I think police are an important part of society here in America. I have known many wonderful cops. I call many cops friends. I like their commitment to public safety, even if the jocularity tends to run towards authoritarian more often than not.

I always assumed it takes a certain personality to be a good cop.

I’m grateful that they put their lives on the line for us ordinary citizens selflessly. And I honor those who have died in the line of duty.

But I am troubled by the militarization of our police departments. I’m troubled that my kids won’t grow up with cops they can trust or turn to in times of trouble.

I’m afraid to call the police for any reason, because I don’t know what the response will be.

I don’t like that my little 4.2 square mile neighborhood is patrolled by big, black SUVs. I don’t like that police departments are buying tactical military equipment and outfitting their officers in riot gear.

I don’t like what happened in Ferguson, Missouri.

It reminds me too much of the police states I grew up next to. I remember visiting Czechoslovakia, Poland and the Soviet Union as a child and being terrified of the secret police.

Maybe a I never had Mayberry or Andy Griffith, but the police were doing their jobs when a I was a kid. America was a breath of fresh air compared to some of the places I lived.

I think I would rather face the threats and violence of life and know that I have a community around me to pick help me pick up the pieces than to live in a police state where things are perceived to be safer and more sanitized.

In our deep fear of those who don’t look like us, or sound like us, or pray like us, we have traded away our freedoms for a faulty defense system.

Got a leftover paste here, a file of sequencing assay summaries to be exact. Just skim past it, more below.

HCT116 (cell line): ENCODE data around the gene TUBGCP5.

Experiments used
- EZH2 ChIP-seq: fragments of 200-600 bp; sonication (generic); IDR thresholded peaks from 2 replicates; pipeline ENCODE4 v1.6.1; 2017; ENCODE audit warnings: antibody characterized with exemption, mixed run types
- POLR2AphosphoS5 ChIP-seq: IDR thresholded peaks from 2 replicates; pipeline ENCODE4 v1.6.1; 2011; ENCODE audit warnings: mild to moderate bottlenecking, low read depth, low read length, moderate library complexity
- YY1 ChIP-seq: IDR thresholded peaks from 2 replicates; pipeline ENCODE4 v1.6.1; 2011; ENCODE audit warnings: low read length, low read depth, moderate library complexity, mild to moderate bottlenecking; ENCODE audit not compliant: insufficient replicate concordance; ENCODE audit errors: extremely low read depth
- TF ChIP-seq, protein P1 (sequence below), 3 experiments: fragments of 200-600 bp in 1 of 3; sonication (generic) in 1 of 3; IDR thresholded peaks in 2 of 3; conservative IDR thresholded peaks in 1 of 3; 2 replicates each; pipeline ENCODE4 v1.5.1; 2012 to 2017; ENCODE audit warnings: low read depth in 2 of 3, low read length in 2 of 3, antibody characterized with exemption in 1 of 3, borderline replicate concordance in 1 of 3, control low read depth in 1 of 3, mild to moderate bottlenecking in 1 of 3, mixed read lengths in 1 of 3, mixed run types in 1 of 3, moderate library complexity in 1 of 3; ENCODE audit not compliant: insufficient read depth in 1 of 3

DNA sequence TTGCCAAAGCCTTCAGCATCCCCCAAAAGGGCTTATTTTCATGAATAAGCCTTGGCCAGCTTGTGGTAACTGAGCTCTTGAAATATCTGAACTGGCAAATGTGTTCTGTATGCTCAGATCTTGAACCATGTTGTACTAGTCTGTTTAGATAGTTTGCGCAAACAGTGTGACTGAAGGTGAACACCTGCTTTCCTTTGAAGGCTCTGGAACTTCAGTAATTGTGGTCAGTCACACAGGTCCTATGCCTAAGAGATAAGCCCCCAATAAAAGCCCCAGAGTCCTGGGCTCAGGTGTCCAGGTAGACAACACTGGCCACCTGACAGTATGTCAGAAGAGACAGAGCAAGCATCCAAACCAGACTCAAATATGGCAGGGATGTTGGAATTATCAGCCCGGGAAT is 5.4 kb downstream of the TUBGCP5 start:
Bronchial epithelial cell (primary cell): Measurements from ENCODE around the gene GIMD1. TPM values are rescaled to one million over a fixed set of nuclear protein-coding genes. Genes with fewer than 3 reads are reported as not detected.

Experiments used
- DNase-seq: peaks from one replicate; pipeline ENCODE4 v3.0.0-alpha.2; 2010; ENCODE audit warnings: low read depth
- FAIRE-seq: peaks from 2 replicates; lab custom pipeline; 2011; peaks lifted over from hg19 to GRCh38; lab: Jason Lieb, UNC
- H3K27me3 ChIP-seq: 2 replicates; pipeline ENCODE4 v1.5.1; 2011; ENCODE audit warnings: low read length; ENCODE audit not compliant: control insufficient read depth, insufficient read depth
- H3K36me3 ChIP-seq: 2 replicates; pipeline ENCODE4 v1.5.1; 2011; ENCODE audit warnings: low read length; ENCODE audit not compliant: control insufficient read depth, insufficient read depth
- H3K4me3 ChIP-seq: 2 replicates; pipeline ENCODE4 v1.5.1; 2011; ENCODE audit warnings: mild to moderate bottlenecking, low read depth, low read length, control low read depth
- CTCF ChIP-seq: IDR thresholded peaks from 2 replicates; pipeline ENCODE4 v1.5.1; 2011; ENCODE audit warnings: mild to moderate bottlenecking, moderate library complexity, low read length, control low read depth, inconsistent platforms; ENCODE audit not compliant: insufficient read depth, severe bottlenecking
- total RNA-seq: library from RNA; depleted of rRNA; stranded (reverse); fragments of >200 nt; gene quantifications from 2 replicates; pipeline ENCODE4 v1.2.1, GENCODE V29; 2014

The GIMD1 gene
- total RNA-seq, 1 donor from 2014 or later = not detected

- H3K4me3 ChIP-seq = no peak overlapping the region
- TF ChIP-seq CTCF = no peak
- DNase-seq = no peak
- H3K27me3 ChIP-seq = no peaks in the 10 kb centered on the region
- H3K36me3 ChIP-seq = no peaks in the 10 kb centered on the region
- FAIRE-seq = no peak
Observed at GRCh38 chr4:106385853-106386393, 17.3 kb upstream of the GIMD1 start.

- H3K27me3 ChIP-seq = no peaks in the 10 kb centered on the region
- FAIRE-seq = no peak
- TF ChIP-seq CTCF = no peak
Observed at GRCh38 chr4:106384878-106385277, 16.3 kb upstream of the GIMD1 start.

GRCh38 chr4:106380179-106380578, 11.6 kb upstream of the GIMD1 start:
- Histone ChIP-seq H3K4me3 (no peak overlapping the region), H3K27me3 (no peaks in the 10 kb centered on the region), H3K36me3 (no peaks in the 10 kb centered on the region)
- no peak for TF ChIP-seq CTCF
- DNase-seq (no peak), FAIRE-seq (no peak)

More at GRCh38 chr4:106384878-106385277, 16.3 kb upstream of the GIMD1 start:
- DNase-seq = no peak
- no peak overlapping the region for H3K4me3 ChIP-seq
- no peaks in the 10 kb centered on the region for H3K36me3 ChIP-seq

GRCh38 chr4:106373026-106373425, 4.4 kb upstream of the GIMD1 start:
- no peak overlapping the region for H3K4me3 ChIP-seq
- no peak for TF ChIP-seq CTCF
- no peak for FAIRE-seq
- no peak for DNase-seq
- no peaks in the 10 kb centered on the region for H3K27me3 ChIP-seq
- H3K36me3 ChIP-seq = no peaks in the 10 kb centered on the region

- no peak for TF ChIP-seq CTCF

The further we get from Mayberry, the more we have to rely on individuals for our protection. When you have a smaller number of people protecting you, you have to give up some of your rights to make it easier for them to police you. They will need high-tech equipment to monitor you, to keep you safe.

It’s a trade off, really. More community, fewer police. Less community, more police.

2 thoughts on “When did Mayberry become a police state?”

  1. The PHPD cracked the John Cappas drug case because of that they were allowed to have police officers join a group of law enforcement who patrolled(not sure that’s the right word) O’Hare Airport and made drug busts. They get a lot of money for this but it must be used for equipment so they all have cameras in and other stuff and big suv’s. At least that’s my understanding. But the are still regular, suburban policemen, they will look around the back yard if you hear noises. They direct traffic at the St. Spyridon’s during their festival. They smile when you say hello and recognize people. They hang out at the annual car show and chat with residents all in all decent policemen doing their jobs. So what does this say about the power of images?

    1. Oh, I know they’re regular guys, and I do appreciate them. I even understand how they got the nice equipment. I suppose I just wonder if they understand how those creepy SUVs look to young children. They don’t make them feel safer. Cops who visit your school or stop to talk to you about how life is going make them feel safer, and I’m sure they do that. But as you say, the power of images is a very real thing, especially as we have seen from Ferguson.